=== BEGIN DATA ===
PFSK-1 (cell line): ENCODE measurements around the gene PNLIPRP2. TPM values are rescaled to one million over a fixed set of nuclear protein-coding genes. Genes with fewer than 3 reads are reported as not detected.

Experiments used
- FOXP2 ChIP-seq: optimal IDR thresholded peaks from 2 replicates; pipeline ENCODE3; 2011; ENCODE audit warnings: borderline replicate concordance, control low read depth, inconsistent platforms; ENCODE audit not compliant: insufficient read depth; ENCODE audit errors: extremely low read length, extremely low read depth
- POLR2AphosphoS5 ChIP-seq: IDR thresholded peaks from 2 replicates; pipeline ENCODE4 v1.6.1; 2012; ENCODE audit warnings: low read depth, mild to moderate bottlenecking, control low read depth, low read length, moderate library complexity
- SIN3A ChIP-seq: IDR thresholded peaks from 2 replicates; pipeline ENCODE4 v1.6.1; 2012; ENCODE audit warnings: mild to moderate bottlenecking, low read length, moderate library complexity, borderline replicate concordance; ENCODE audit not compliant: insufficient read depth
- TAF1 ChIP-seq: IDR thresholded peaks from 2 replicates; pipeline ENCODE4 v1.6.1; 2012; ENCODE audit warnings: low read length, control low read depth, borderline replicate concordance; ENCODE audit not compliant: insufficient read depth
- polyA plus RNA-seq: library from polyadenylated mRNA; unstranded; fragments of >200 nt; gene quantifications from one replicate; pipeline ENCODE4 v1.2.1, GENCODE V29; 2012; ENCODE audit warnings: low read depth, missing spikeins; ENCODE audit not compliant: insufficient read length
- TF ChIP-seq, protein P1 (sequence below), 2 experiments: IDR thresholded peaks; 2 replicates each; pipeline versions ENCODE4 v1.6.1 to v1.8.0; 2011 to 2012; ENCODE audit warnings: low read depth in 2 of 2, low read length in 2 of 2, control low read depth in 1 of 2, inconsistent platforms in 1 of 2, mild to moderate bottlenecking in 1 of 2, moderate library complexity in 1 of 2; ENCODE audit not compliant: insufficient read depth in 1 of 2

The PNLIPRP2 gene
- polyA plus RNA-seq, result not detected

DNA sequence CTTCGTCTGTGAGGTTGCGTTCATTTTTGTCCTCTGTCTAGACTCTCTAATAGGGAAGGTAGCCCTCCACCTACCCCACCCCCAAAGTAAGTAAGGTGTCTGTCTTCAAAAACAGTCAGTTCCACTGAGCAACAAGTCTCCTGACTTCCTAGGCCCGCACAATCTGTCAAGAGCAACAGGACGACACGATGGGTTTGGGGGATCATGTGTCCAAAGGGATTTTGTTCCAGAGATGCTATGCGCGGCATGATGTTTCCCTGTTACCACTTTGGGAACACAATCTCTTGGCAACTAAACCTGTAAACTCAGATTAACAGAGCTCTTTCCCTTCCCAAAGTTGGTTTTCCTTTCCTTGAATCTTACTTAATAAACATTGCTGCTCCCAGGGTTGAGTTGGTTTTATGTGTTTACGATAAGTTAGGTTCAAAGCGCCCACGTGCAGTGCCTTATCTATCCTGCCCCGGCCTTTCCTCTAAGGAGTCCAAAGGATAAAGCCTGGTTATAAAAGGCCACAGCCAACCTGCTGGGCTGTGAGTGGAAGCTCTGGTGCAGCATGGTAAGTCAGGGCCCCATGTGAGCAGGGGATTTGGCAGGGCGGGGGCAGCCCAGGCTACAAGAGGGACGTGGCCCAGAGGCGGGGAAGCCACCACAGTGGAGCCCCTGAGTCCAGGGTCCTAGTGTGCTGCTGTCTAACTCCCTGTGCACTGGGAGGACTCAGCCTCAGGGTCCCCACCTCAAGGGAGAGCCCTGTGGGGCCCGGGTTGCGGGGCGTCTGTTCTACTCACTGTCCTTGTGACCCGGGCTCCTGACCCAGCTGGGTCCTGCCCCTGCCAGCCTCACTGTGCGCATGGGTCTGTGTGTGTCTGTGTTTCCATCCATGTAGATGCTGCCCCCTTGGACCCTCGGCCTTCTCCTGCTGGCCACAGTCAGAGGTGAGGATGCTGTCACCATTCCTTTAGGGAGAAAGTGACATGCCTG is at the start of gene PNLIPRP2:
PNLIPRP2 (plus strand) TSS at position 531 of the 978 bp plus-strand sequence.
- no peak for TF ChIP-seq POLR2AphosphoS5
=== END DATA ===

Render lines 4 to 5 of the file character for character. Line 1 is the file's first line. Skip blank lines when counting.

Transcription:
- POLR2AphosphoS5 ChIP-seq: IDR thresholded peaks from 2 replicates; pipeline ENCODE4 v1.6.1; 2012; ENCODE audit warnings: low read depth, mild to moderate bottlenecking, control low read depth, low read length, moderate library complexity
- SIN3A ChIP-seq: IDR thresholded peaks from 2 replicates; pipeline ENCODE4 v1.6.1; 2012; ENCODE audit warnings: mild to moderate bottlenecking, low read length, moderate library complexity, borderline replicate concordance; ENCODE audit not compliant: insufficient read depth